Overcoming intelligence obstacles

The use of trusted civilian confidants to hide captives significantly impeded Israeli intelligence efforts to locate the hostages.

“People who are ostensibly uninvolved and not known as operatives of the military wing are people the Israeli intelligence may not necessarily be familiar with,” Carmi acknowledged. “And indeed, we see that this method works.”

For two decades following Israel’s 2005 withdrawal from Gaza, the Shin Bet lacked a physical presence in the territory, relying primarily on signals intelligence. However, the widespread ground operation during the recent conflict enabled human intelligence gathering through interrogations and local sources, allowing the agency to gradually piece together the hostages’ likely locations.

Carmi continued, “After the IDF entered the area, the Shin Bet began striving for contact, until eventually it succeeded in locating where the captives were being held. Once you start arresting people, interrogating them and operating them, you learn the area at a much higher resolution.”

It is crucial to note that the “strategic” captives who remain in Hamas’s grip are IDF soldiers seized during combat operations, including the observation officers from Nahal Oz. According to Shin Bet officials and security experts consulted, these prisoners represent Hamas’s final bargaining chips, which the group will be highly reluctant to relinquish to Israel.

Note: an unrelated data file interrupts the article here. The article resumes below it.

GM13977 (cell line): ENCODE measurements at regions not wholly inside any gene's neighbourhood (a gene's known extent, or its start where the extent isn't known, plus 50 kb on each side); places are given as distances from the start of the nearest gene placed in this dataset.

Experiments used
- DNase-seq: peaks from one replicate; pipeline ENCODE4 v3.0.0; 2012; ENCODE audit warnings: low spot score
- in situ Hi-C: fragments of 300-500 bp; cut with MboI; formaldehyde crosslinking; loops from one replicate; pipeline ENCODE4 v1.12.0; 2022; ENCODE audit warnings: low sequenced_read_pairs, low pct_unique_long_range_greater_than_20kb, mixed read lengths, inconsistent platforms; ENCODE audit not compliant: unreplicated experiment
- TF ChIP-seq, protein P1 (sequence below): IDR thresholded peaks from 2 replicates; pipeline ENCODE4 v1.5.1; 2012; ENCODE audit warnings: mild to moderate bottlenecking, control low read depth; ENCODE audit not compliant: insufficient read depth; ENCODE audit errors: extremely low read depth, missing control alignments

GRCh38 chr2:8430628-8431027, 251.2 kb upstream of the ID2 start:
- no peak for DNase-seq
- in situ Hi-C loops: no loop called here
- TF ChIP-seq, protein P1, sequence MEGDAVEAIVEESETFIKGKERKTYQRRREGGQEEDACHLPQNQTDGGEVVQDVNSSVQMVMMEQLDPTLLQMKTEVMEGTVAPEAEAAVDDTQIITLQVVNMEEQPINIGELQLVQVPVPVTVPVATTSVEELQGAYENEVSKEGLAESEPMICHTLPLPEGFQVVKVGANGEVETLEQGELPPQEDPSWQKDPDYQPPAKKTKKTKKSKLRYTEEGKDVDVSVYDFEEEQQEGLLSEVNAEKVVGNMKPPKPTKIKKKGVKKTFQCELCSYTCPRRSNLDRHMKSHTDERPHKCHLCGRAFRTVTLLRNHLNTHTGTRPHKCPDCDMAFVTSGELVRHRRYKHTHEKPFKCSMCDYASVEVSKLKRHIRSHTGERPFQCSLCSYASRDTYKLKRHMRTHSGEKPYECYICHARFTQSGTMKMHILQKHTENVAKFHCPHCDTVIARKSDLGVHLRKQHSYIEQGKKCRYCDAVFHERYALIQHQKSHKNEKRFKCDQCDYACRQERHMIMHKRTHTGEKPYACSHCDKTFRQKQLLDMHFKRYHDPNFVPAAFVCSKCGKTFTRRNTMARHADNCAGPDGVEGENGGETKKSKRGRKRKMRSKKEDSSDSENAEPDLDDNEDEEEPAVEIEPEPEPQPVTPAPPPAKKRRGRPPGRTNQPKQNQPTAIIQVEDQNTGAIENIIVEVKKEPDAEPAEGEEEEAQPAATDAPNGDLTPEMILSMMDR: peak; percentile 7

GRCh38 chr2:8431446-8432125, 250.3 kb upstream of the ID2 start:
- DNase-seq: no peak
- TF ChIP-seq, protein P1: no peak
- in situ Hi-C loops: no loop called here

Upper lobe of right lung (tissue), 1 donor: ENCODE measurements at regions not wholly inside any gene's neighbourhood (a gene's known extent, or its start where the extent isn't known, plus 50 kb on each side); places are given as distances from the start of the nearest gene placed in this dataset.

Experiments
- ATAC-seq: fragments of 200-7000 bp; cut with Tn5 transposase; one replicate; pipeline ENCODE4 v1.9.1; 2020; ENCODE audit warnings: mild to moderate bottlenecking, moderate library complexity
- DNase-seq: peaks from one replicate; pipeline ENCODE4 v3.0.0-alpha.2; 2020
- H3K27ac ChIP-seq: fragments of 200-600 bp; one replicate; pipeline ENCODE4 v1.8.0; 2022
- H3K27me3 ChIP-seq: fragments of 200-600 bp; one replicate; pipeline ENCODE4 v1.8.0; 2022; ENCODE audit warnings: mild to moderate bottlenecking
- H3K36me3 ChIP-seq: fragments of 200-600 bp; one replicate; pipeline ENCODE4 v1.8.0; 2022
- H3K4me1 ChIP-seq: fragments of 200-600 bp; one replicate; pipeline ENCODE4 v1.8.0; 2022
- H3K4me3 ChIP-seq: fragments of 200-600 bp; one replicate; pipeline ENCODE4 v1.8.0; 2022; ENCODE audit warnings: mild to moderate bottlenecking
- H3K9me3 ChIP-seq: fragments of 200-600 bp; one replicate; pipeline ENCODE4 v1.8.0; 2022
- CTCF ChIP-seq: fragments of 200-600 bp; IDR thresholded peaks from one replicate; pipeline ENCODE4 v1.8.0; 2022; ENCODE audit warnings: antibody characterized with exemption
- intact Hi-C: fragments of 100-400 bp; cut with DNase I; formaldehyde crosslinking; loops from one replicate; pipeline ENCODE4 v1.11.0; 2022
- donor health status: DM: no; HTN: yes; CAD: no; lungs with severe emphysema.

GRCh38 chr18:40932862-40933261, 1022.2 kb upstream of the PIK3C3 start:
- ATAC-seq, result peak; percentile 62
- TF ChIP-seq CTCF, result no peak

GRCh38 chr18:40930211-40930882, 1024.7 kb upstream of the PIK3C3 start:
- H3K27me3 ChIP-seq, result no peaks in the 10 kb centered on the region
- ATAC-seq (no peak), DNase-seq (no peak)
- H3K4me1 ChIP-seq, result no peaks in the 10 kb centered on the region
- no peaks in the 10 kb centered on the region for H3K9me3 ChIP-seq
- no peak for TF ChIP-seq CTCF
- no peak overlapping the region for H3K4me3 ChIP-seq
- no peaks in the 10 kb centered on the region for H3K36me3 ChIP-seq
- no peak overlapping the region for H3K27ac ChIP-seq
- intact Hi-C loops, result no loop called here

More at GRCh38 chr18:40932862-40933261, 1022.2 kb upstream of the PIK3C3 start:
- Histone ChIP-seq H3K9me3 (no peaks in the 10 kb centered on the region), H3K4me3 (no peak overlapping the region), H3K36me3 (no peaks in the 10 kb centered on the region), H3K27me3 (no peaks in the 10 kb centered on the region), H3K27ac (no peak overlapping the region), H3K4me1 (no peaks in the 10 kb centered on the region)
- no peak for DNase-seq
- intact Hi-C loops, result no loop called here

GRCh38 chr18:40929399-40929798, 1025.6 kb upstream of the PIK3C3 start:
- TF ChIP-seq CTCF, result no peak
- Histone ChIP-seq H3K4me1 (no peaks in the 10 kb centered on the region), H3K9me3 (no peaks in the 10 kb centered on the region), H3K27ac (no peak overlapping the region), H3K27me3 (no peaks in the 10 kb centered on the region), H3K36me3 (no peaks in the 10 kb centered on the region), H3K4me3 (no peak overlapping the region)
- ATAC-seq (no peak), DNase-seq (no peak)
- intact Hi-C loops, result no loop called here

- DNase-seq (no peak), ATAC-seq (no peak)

Unlike the hostages held in civilian homes, it is likely that these captive soldiers are not being detained above ground, but rather in designated subterranean facilities Hamas constructed specifically for this purpose. These holding sites are believed to be located deep within the tunnel networks underlying Rafah and Khan Yunis.

Consensus among the officials indicates that the living conditions endured by these captive military personnel are considerably harsher than those experienced by hostages sheltered in residential dwellings above ground.

Thus far, the sole female soldier rescued from Hamas captivity through a military operation is Ori Megidish, who was extracted from within Gaza during the early stages of the war. However, according to some sources, even Megidish was not held in a tunnel complex, but rather in a private home.

Originally published by Israel Hayom.